German business bounces fast into party mood: Ifo
German business confidence posted in July the strongest rise for 20 years, a benchmark survey showed on Friday as the export giant left other European economies behind to motor out of recession.
The Ifo institute's index of business sentiment in export-heavy Germany, where the economy shrank by nearly five percent in 2009, soared to 106.2 points from 101.8 points in June, well ahead of market forecasts.
"The rise is the biggest since German reunification. Firms are reporting significantly more favourable business conditions than last month," the Munich-based Ifo said.
"The German economy is in party mood again."
The result was much better than expected, with economists polled by Dow Jones Newswires having forecast on average the index to have fallen slightly to 101.5 points.
The monthly survey of around 2,500 companies across all sectors of the German economy also found managers more optimistic about the coming six months than they were in June, the Ifo said.
A sub-index on expectations rose to 105.5 points from 102.5 points, while another measuring companies' assessments of current conditions shot up to 106.8 points from 101.2 points.
Jennifer McKeown at Capital Economics said that the Ifo reading suggested that the German economy was continuing to perform well, "not only compared with others in the eurozone but also with the rest of the world."
Timo Klein at Global Insight agreed, saying that a breakdown of the survey showed "large improvements" in business sentiment all across the board, with all sectors except construction revealed improving expectations.
"This rapid rebound following...the eurozone debt and euro crisis is remarkable," Klein said.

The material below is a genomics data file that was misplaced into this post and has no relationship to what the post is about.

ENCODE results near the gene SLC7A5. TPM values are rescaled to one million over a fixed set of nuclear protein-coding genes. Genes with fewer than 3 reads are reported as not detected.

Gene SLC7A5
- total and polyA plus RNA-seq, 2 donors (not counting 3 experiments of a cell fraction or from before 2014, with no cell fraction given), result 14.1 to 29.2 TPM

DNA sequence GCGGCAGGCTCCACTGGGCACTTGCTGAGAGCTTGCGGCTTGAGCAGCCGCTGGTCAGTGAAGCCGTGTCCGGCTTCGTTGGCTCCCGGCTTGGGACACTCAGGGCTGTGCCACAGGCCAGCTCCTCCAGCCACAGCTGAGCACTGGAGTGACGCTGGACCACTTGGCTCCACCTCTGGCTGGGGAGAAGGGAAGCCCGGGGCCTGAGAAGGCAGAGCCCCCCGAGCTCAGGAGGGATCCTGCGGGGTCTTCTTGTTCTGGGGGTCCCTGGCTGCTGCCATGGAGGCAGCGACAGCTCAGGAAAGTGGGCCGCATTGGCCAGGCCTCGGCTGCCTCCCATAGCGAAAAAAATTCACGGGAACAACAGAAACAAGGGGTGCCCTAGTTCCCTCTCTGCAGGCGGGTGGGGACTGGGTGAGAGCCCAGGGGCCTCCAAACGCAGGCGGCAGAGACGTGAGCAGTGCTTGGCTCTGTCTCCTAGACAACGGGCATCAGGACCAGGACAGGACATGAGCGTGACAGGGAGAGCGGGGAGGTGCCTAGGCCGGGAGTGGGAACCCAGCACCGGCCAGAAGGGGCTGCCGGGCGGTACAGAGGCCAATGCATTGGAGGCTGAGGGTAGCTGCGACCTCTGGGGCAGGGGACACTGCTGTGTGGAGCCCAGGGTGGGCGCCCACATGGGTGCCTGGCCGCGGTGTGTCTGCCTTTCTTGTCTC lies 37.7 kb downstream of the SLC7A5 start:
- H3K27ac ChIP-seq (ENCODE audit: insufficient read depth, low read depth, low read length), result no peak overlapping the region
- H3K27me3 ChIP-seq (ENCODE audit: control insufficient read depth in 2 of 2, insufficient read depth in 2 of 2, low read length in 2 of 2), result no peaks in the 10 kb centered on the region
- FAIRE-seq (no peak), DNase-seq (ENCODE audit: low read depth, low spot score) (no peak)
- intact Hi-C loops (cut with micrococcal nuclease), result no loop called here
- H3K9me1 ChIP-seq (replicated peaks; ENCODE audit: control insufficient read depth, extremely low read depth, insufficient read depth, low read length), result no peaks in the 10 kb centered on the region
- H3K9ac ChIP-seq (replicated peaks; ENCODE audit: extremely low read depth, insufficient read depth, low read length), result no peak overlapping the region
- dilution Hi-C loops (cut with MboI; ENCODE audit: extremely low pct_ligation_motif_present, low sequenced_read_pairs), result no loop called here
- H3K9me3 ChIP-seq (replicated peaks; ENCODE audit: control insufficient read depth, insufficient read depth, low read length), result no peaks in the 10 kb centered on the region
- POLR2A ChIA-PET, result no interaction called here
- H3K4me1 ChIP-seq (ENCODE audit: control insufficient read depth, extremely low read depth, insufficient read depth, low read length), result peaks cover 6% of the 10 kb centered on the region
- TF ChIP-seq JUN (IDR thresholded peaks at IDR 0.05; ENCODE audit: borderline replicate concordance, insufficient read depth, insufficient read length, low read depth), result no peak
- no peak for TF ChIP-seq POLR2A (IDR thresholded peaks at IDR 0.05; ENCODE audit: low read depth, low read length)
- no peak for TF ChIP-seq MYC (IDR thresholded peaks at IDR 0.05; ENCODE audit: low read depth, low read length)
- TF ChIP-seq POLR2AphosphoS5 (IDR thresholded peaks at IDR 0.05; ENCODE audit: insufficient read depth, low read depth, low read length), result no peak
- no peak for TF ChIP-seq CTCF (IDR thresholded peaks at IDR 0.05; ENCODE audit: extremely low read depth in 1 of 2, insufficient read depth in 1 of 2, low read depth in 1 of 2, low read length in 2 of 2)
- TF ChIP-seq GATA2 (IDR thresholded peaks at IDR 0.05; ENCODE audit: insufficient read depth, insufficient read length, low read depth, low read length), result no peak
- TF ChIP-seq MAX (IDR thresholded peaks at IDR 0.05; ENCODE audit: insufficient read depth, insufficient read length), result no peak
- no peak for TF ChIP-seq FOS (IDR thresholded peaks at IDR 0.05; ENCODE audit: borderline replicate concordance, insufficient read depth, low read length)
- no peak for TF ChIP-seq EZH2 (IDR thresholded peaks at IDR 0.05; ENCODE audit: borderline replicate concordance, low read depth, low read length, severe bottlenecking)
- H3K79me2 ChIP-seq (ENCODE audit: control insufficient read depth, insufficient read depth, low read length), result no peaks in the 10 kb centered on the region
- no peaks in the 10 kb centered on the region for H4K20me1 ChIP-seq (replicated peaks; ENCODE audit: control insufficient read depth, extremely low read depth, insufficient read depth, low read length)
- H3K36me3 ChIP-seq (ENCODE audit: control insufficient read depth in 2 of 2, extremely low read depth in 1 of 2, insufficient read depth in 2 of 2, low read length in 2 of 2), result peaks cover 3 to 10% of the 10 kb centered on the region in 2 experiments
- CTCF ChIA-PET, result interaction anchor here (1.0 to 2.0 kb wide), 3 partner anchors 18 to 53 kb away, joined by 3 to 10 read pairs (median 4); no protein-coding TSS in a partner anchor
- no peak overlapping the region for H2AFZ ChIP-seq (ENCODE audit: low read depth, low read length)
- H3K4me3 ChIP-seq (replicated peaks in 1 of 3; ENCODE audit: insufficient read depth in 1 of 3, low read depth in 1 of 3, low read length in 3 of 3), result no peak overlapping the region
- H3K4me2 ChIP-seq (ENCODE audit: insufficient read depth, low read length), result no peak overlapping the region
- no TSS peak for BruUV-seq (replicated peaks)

"The conclusion is that German economic growth not only demonstrated huge momentum during the second quarter but will remain robust during the second half of 2010."
He said that IHS's forecast for 2010 German economic growth would have to be increased from 2.0 percent at present. Capital Economics meanwhile raised its prediction to 2.0 percent from 1.5 percent.
McKeown warned however that the recovery would slow in 2011 and that prospects for the eurozone and other European economies as a whole still looked "considerably worse."
She added that another note of caution was that Germany's recovery was still driven by exports, with the country's consumers still staying away from the shops, adding to Berlin's much-criticised current account surplus.
"Unless a German domestic demand revival starts soon, which seems unlikely given the coming fiscal squeeze, the positive effect on the rest of the eurozone will be limited," McKeown said.
"Indeed, if Germany is simply taking a greater share of world exports than in the past, the peripheral economies might be losing out."
© 2010 AFP